Compiled from staff and wire reports
United Way at 42% of campaign goal
With just a month to go in its 2003 fund-raising campaign, Greater Cincinnati United Way has reached 42.1 percent of its $60.5 million goal, or $25,476,238, officials announced this week.
Those who would like to contribute, or who want to start a new employee campaign, can call (513) 762-7100.
This initiative, which ends Oct. 30, funds programs at more than 170 agencies in Hamilton, Clermont, Brown and Butler counties in Ohio and in Boone Campbell, Kenton and Grant counties in Northern Kentucky.
Accountant's work was fraud, court told
A Cincinnati accountant was barred Thursday from preparing tax returns after federal authorities accused him of using fraudulent tax schemes to save clients more than $3 million.
U.S. District Judge Susan Dlott also ordered the accountant, Robert C. Welti, to disclose the names of all clients for whom he prepared income tax returns since 1988.
Welti created "sham trusts and bogus deductions" to hide taxable earnings, according to the U.S. Department of Justice. He could not be reached for comment. But a statement from the Justice Department said the accountant has told the Internal Revenue Service that the federal income tax is unconstitutional and the IRS is not authorized to collect taxes.
High bond set in double-slaying case
A man accused of killing his ex-lover and her friend Tuesday in Sharonville was ordered held in the Hamilton County Justice Center in lieu of $2.5 million bail pending presentation of the case to a grand jury for charges.
Sharonville police arrested James P. Dick, 34, Wednesday night in Arlington Heights on two charges of aggravated murder and one count of burglary. They say he broke into Sandra Ross' Sharonville home and shot her and her friend Carl Shivener.
Dick was released from six months probation Sept. 6 on a domestic violence charge that stemmed from an argument with his father in February in which Dick punched him and threatened him with a knife, according to court records.
Neighbors find missing man, 67
REILY TWP. - After searches with dogs and helicopters failed to find a man with medical problems, Butler County Sheriff's deputies went door to door Thursday, appealing to neighbors to help find 67-year-old Harvey Eugene Bell. After a deputy left the home of Tim and Vickie Jung in the 5300 block of McCoy Road, the couple searched outside and found Bell about 1 p.m. He had fallen down an embankment and into a shallow creek.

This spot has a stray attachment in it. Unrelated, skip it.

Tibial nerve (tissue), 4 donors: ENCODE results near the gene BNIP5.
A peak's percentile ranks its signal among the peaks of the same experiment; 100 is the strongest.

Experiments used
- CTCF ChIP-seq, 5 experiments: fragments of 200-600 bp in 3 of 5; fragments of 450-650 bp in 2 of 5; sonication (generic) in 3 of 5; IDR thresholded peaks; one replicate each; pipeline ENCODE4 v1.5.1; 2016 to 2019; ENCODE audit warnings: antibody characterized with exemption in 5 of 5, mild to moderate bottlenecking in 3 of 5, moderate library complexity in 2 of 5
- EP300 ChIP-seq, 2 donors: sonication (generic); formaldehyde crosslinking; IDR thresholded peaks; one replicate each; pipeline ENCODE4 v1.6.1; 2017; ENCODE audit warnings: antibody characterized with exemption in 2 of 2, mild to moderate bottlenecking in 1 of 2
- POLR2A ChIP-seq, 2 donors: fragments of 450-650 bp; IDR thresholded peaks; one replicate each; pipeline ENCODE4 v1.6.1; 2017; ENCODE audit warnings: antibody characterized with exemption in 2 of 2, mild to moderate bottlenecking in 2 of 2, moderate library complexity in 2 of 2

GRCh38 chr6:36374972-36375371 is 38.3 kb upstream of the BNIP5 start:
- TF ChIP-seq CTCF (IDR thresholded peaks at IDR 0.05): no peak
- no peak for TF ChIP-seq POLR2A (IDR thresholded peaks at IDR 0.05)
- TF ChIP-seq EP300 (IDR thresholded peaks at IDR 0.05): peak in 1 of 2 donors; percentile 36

Bell was last seen Wednesday morning when he walked away from his McCoy Road home. When the Jungs found him, he was able to speak to emergency medical crews. They took him to McCullough-Hyde Hospital.
OKI seeks public input on transport
The Ohio-Kentucky-Indiana Regional Council of Governments is planning a series of public meetings as it updates its 30-year transportation plan for the area.
The meetings are 4:30-6:30 p.m. on the following dates: Monday at the Sharonville Community Center, 10990 Thornview Drive; Tuesday at the Monroe City Building, 233 S. Main St.; Wednesday at the Kenton County Public Library, 502 Scott St., Covington; Oct. 2 at the OKI offices, 720 E. Pete Rose Way, No. 420, downtown Cincinnati.
Ohio anti-smoking agency watching TV
Stand, the Ohio youth anti-tobacco group, this week criticized Whoopi Goldberg for portraying a chain smoker in her new sitcom Whoopi.
Stand recently has stepped up its criticism of entertainers who smoke.
The Ohio "stand" campaign is sponsored by the Ohio Tobacco Use and Control Foundation, the agency that distributes Ohio's share of a settlement between tobacco companies and 46 states.
State fair director quits after criticism
COLUMBUS - The director of the Ohio State Fair resigned Thursday, two days after a report by the state watchdog uncovered a "proliferation of gift giving" from fair vendors.
Before he resigned, Richard Frenette challenged an Ohio inspector general report that criticized him, as well as other fair employees, for improperly accepting gifts from vendors.
He said the allegations were unfounded.
Ind. court defines degree of dog bite
INDIANAPOLIS - The Indiana Supreme Court ruled this week that if a dog bites a public servant, the canine's owner is more liable than if the pet attacked a neighbor. The court also declared that it does not matter if it is the first time the dog had ever bitten someone, or if the owner had taken precautions to control the animal.
Miami U. workers strike
Night flights expand noise belt
Jews confront challenges as High Holy Days arrive
Synagogue helping troops celebrate
Band drums up spirit, respect at Princeton
IN THE TRISTATE
Black firefighters accuse union
Condon returned to jail by judge
Local hospital care graded
ACLU urges holster reports
NAACP pushes voter contest
Students sense wall's power
Crowley: Gaming lobby champing at the bit
Downs: Mixed drinks, mixed crowd: Tina's turns twenty
Howard: Good Things Happening
BUTLER, WARREN, CLERMONT
Subdivision still faces vote
Police hall burgled of booze
Hamilton outlook: Optimism
Family services to frolic on duty
Dr. John Cranley, vascular specialist
Doris Hunt Wallace, Redwood volunteer
Game to be tribute to fallen player
Baby suffocated in old crib
Lakeside Park breaks ground for Memorial Park
Students receive hands-on river lesson
Kentucky News Briefs